There will be things that pop into your head that probably deserve to skip the line and go straight to your to-do list. This is the one exception to the rule that you should decide on now.

For example, at ProcessDriven, if there’s an emergency — AKA something preventing us from fulfilling a promise to our team, clients, or those outside our organization — that’s considered an issue.

What that means for us is that issues never go on the ideas list.

These issues are so urgent that they skip the line and go right to people’s task lists (both in work and personal life). Some examples of time-sensitive scenarios include:

  • The website is down.
  • The bank is calling.
  • We received a scary letter in the mail.

These are issues and, as such, should not go in your ideas area.

Ideas should make you think, “Wouldn’t this idea be cool?” or “Wouldn’t it be nice if we did XYZ?”

Non-negotiable items like your website crashing do not go into your Brain Dump Zone. They need to be handled quickly.

As an action item for this step, we want you to determine what information you’d like to see in your Brain Dump Zone and what information should never go in this area because it’s far too important.

By defining this for yourself, you’ll clearly distinguish between, “Do I go to my Brain Dump Zone or do I put this on my to-do list?”

What’s that line in the sand for you?

To watch this explanation in video format, watch the video at the top of this article at timestamp 04:15.

Step 4: Plan your week of tasks as a regular routine.

Step four is the final stage in this process, and that’s to review!

To recap, we’ve picked a Brain Dump Zone, decided what we want to track, and what are the exceptions to the rule.

The last step in this process is deciding how you want to get ideas out of your Brain Dump Zone. The last thing you want is to collect all these great ideas and do nothing with them.

Setting aside a (recurring) time to review these ideas is essential. For example, you could review your list of ideas every Sunday night to prepare for the upcoming week.

Whatever the cadence is for you, decide it. By knowing this and making this promise to yourself, you have the peace of mind of knowing, “I’m not doing this idea right now, but I’m going to circle back to it.”

If you’re unsure what frequency is appropriate, we suggest starting with reviewing your ideas list every two weeks. This gives you a good cadence where you don’t feel like you’re ignoring your ideas but are also not overwhelmed with the question, “Should I do this idea right now?”

To watch this explanation in video format, watch the video at the top of this article at timestamp 06:09.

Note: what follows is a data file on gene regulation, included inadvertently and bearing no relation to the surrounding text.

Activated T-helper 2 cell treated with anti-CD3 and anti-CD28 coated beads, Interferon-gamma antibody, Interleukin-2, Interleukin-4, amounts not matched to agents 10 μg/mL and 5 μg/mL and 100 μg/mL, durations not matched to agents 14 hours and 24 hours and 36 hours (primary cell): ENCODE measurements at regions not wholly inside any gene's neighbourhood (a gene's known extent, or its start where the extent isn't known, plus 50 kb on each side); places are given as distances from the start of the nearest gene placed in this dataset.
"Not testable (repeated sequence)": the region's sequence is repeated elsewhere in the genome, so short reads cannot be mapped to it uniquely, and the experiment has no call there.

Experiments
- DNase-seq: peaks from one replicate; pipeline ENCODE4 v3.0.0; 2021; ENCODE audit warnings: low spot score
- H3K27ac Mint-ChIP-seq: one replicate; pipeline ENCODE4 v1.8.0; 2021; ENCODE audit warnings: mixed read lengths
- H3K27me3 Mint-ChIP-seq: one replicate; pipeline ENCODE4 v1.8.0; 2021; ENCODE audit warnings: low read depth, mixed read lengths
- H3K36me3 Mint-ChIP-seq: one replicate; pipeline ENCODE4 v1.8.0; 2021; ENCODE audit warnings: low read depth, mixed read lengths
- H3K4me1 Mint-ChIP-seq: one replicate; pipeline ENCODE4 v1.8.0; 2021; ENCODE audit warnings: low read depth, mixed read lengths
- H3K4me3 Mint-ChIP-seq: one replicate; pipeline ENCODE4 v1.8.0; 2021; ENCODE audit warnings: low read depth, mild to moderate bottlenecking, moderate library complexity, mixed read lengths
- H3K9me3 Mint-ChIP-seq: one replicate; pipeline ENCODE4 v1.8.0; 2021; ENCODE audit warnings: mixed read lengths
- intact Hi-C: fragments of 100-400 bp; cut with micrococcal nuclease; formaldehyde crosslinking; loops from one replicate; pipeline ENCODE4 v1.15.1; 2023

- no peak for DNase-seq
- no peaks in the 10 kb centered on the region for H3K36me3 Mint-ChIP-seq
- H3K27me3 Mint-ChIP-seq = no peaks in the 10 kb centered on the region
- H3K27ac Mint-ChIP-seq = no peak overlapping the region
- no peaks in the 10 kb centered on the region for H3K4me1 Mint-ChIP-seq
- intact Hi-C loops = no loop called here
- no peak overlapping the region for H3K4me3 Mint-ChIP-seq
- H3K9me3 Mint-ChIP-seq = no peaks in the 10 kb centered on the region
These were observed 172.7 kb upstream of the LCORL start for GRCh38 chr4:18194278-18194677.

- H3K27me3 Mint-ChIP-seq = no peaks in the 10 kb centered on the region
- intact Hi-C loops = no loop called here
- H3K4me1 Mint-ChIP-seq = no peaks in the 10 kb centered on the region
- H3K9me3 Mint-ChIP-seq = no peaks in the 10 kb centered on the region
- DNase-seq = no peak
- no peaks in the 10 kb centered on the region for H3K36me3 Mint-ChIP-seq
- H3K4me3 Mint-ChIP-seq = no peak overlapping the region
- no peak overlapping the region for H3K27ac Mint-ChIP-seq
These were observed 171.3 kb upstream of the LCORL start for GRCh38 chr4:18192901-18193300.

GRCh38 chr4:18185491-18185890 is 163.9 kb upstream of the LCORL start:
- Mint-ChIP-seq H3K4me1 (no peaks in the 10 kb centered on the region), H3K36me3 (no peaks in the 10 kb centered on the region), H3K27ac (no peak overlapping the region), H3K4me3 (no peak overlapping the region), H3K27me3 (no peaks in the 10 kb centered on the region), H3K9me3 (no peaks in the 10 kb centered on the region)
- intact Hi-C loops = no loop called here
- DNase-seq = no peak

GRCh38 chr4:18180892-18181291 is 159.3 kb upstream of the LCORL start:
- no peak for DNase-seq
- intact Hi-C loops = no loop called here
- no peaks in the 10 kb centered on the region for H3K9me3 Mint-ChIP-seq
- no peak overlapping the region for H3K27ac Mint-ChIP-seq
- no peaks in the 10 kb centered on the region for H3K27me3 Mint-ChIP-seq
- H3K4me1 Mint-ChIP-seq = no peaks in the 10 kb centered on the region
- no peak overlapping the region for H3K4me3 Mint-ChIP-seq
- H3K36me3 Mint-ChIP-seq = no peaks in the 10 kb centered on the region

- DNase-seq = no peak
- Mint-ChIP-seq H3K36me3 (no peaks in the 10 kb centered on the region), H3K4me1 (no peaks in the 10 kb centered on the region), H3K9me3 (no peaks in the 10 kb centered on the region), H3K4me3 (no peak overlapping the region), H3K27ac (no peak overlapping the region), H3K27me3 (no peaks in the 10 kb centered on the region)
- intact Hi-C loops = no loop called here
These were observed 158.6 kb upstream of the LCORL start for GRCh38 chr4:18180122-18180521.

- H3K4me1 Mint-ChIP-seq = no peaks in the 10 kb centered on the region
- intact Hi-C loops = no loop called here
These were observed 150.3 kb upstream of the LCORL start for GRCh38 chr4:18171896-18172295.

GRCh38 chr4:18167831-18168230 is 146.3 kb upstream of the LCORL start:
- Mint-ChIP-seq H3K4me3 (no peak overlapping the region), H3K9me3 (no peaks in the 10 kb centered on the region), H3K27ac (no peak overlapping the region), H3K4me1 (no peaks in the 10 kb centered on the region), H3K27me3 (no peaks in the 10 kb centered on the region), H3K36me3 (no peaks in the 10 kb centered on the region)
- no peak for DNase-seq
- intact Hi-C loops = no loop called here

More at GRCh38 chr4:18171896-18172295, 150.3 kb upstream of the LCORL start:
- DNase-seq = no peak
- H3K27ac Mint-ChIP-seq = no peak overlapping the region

Why is an Idea Backlog helpful for staying organized and boosting personal productivity?

The purpose of this entire structure is to separate ideas from tasks you should be doing now.

The question, “What should I be doing?” is very stressful and uses a ton of willpower. You ensure you’re staying organized and productive by adding all your ideas to one area, checking them every one to two weeks, and turning them into tasks.

Once you’re done reviewing your ideas list, tuck the list away, forget about reviewing it, and focus on your tasks for another two weeks. Wash, rinse, repeat.

This prevents you from having wild card days where each morning you wonder, “What idea am I going to work on today?”

You’ve already decided what you’ll focus on any day, reducing stress and burnout.

This separation aims to bring calmness into your life, reduce decision fatigue, and, most importantly, ensure you’re committing to new ideas from a place of rest rather than frenzy or excitement around a shiny new idea.

Once this is set up, this will become a routine in your business, life, or organization.

If you have further questions on this concept, check out How to Make your Business a Well-Oiled Machine (It’s Not What You Think!). This article discusses additional ways to be systematic in other areas of your business or organization.

The fact is, idea management is just the beginning.

To watch this explanation in video format, watch the video at the top of this article at timestamp 07:30.

Easy way to reduce decision fatigue on YouTube. 😉

Speaking of exhausting things, isn’t it exhausting to go on YouTube and endlessly scroll trying to find the answers to your questions?

Of course it is.

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Until next time, enjoy the process.

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Melisa is the Conversion Coordinator on Team ProcessDriven. Melisa's focus is helping small teams learn about our ClickUp training programs by connecting with leaders like you.

Layla is a Vetted ClickUp Consultant who helps growing teams define their business workflows and translate them into a business instruction manual inside ClickUp. She spends most of her days teaching ClickUp, creating content, and providing unlimited feedback within the ProcessDriven Membership. The rest of the time? She's focused on creating value over on her YouTube Channel and free Facebook Group.